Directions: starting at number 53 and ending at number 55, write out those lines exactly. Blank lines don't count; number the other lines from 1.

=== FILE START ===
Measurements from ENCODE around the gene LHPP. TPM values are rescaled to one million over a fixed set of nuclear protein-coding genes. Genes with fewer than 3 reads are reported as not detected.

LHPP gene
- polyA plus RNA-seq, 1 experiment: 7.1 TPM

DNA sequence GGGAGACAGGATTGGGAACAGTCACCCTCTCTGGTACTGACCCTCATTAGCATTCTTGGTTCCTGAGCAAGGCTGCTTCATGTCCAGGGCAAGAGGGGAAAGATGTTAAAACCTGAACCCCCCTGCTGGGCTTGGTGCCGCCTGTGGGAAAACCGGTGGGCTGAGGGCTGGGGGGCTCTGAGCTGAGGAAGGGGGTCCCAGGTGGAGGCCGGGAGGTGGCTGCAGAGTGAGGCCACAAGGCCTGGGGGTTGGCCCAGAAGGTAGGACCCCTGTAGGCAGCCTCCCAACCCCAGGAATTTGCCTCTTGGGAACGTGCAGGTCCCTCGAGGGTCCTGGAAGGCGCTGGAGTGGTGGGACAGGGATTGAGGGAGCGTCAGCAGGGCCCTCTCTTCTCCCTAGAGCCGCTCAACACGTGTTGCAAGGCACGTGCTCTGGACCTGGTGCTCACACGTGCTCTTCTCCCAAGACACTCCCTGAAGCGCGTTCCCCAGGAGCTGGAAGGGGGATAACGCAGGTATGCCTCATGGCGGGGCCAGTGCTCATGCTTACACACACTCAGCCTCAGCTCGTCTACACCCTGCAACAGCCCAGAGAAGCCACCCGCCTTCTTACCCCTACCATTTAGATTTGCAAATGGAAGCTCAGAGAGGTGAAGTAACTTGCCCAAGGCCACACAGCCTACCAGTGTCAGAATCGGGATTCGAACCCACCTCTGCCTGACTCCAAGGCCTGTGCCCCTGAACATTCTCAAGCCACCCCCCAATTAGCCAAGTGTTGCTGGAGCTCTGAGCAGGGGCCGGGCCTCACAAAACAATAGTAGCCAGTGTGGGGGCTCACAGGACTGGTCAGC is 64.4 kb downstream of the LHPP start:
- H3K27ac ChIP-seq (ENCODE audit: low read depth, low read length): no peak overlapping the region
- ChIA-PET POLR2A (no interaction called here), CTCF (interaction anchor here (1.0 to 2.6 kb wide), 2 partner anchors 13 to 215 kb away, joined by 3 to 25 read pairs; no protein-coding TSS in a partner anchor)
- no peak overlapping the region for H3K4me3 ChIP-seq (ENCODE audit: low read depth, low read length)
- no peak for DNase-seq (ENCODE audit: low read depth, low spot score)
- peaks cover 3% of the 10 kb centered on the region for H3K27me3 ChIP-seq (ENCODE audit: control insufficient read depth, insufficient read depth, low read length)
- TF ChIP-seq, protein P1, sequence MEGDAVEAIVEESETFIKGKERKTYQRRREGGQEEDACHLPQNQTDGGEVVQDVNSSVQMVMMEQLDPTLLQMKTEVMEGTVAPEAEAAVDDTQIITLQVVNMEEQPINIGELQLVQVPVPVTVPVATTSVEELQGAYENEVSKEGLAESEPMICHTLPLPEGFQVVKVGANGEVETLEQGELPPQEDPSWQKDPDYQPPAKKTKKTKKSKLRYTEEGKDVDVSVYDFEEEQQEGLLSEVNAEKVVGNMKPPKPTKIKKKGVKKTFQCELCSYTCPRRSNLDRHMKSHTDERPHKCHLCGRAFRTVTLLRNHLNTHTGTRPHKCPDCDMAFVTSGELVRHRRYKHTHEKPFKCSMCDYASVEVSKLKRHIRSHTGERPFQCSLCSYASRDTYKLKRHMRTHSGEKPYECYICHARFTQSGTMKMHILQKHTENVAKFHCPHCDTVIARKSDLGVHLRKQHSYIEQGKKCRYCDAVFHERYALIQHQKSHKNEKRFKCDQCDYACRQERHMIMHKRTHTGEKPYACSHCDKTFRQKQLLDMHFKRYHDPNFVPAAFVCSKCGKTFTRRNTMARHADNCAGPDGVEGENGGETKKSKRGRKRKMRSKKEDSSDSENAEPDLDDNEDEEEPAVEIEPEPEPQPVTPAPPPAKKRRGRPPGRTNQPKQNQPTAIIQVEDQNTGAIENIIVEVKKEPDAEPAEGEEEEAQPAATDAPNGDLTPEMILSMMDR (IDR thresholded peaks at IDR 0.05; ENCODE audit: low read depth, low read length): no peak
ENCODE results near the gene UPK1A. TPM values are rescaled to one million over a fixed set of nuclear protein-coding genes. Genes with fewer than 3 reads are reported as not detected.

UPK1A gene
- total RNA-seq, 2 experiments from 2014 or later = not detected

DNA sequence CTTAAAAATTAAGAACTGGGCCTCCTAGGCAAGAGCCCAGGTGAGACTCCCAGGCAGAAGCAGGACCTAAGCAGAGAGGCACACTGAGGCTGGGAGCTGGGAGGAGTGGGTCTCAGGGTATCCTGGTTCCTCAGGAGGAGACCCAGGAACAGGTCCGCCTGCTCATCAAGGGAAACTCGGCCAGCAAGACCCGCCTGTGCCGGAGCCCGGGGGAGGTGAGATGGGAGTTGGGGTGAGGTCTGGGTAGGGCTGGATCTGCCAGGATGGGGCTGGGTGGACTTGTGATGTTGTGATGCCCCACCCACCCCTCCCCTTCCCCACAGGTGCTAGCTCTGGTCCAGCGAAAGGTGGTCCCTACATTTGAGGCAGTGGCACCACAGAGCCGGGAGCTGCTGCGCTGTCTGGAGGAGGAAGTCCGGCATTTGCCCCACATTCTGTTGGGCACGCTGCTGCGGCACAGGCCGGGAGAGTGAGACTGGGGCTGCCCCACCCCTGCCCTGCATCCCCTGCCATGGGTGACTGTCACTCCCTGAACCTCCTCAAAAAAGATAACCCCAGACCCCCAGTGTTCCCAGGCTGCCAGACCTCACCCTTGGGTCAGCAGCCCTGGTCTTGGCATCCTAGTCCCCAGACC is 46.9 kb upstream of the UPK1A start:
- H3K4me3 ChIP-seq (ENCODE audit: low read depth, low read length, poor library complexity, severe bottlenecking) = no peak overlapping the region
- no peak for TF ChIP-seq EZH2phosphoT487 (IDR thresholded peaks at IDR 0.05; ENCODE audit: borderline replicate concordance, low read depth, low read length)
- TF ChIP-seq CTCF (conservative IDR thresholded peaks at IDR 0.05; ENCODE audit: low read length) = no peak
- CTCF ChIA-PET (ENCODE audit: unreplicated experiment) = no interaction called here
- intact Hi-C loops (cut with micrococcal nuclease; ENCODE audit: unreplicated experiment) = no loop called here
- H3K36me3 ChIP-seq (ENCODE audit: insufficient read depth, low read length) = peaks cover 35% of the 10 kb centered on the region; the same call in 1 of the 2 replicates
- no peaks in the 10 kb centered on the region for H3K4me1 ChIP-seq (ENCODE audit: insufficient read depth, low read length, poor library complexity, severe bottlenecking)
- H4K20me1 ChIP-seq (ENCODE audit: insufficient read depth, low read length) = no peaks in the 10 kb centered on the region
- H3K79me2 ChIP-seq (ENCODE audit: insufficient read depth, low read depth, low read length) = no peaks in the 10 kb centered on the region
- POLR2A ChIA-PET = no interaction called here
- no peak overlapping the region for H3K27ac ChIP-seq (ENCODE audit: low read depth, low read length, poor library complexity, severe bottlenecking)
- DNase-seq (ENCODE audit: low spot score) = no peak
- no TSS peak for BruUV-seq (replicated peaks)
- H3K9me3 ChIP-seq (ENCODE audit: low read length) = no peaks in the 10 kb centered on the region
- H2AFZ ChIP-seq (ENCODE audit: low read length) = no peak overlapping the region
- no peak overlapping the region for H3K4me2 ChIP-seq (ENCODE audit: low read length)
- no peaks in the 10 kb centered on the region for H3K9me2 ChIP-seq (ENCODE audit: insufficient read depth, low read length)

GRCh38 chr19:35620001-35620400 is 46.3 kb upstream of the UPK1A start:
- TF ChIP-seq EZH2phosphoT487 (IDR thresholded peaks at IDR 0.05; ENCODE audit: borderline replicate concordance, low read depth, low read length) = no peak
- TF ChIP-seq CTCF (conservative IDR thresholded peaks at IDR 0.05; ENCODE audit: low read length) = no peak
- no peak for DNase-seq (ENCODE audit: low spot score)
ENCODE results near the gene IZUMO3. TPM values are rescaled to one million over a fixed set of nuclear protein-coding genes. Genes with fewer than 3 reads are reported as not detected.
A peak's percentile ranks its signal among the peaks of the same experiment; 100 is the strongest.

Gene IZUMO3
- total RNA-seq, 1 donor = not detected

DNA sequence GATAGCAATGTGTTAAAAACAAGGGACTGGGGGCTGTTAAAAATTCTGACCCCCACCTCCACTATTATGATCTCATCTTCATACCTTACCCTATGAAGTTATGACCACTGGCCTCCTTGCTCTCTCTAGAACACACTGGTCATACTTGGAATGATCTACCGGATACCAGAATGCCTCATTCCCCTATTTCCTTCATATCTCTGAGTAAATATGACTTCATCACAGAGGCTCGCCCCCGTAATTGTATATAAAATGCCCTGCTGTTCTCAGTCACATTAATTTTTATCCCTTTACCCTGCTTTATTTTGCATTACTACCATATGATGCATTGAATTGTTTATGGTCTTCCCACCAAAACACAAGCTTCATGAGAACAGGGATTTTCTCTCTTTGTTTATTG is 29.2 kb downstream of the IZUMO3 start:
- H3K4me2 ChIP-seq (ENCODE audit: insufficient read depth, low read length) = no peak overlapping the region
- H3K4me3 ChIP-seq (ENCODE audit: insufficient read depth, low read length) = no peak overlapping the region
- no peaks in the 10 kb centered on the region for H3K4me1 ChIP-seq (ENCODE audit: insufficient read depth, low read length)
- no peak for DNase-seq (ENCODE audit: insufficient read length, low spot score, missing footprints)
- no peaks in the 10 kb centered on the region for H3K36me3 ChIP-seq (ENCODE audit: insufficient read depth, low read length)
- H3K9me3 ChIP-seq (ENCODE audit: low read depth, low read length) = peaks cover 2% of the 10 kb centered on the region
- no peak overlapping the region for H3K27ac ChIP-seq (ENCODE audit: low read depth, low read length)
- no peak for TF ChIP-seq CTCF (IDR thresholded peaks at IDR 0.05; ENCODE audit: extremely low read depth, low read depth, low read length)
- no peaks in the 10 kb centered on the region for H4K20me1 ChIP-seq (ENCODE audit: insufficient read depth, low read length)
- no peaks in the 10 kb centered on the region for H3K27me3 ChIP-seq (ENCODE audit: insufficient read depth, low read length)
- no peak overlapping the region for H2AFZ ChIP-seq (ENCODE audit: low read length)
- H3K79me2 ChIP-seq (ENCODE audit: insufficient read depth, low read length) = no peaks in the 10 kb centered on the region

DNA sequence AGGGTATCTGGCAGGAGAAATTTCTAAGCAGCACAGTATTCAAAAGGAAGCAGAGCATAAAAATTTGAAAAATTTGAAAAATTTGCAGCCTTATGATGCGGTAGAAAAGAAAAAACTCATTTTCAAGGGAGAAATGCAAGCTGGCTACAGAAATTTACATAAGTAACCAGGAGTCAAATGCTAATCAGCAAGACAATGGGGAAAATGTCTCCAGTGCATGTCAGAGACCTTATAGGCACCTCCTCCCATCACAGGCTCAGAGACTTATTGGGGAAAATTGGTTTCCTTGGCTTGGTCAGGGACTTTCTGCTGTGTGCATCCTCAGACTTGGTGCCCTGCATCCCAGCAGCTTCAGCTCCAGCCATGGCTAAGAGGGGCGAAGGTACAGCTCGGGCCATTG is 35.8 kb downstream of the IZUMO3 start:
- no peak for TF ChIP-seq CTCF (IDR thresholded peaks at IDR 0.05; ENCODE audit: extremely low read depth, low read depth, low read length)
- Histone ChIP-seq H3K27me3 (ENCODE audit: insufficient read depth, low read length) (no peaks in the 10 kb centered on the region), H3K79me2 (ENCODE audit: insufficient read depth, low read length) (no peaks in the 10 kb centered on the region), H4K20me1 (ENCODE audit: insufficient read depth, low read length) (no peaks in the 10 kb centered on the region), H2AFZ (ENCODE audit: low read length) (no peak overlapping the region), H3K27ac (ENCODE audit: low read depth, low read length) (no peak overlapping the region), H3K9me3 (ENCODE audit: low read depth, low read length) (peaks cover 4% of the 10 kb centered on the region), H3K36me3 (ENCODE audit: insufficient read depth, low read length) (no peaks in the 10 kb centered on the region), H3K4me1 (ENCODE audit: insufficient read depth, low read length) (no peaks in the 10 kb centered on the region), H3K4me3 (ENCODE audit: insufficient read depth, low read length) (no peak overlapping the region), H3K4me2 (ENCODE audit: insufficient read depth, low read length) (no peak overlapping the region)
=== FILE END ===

DNA sequence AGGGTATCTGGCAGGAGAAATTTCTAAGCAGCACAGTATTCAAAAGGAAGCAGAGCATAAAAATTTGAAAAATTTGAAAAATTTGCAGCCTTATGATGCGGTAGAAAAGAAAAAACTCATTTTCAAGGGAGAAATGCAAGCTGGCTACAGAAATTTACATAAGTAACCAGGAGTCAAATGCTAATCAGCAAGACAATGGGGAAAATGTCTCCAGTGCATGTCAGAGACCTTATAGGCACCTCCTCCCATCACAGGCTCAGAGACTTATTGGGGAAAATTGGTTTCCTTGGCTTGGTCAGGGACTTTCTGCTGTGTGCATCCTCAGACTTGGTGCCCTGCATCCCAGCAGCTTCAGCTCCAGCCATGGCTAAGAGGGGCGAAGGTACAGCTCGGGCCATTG is 35.8 kb downstream of the IZUMO3 start:
- no peak for TF ChIP-seq CTCF (IDR thresholded peaks at IDR 0.05; ENCODE audit: extremely low read depth, low read depth, low read length)
- Histone ChIP-seq H3K27me3 (ENCODE audit: insufficient read depth, low read length) (no peaks in the 10 kb centered on the region), H3K79me2 (ENCODE audit: insufficient read depth, low read length) (no peaks in the 10 kb centered on the region), H4K20me1 (ENCODE audit: insufficient read depth, low read length) (no peaks in the 10 kb centered on the region), H2AFZ (ENCODE audit: low read length) (no peak overlapping the region), H3K27ac (ENCODE audit: low read depth, low read length) (no peak overlapping the region), H3K9me3 (ENCODE audit: low read depth, low read length) (peaks cover 4% of the 10 kb centered on the region), H3K36me3 (ENCODE audit: insufficient read depth, low read length) (no peaks in the 10 kb centered on the region), H3K4me1 (ENCODE audit: insufficient read depth, low read length) (no peaks in the 10 kb centered on the region), H3K4me3 (ENCODE audit: insufficient read depth, low read length) (no peak overlapping the region), H3K4me2 (ENCODE audit: insufficient read depth, low read length) (no peak overlapping the region)